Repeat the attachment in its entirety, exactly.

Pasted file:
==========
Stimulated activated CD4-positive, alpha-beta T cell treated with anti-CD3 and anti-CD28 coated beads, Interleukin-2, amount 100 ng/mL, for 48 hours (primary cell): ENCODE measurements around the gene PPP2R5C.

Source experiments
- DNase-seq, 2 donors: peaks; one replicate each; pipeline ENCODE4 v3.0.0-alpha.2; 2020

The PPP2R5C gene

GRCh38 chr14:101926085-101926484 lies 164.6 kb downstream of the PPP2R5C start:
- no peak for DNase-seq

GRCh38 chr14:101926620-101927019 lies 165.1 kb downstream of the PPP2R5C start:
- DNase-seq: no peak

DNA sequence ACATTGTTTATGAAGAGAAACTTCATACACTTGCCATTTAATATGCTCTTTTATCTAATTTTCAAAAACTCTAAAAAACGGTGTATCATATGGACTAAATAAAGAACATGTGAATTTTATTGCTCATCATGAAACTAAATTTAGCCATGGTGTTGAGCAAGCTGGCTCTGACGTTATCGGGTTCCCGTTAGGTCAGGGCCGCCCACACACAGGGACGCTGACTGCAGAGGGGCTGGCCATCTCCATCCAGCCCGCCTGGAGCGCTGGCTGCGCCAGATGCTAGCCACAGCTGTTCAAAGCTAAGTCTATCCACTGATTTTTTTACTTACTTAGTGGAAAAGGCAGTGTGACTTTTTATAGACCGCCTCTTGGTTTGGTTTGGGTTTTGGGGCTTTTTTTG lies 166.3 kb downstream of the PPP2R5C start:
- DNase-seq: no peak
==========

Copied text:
Stimulated activated CD4-positive, alpha-beta T cell treated with anti-CD3 and anti-CD28 coated beads, Interleukin-2, amount 100 ng/mL, for 48 hours (primary cell): ENCODE measurements around the gene PPP2R5C.

Source experiments
- DNase-seq, 2 donors: peaks; one replicate each; pipeline ENCODE4 v3.0.0-alpha.2; 2020

The PPP2R5C gene

GRCh38 chr14:101926085-101926484 lies 164.6 kb downstream of the PPP2R5C start:
- no peak for DNase-seq

GRCh38 chr14:101926620-101927019 lies 165.1 kb downstream of the PPP2R5C start:
- DNase-seq: no peak

DNA sequence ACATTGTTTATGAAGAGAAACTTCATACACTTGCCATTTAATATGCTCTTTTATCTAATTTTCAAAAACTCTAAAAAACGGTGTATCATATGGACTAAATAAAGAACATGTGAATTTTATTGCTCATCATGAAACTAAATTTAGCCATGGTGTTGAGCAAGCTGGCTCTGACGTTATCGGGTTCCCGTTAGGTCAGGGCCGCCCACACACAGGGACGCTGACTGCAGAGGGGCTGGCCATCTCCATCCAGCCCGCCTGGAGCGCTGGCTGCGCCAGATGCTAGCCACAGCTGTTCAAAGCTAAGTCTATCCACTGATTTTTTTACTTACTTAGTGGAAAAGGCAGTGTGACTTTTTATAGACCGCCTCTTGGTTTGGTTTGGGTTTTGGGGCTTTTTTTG lies 166.3 kb downstream of the PPP2R5C start:
- DNase-seq: no peak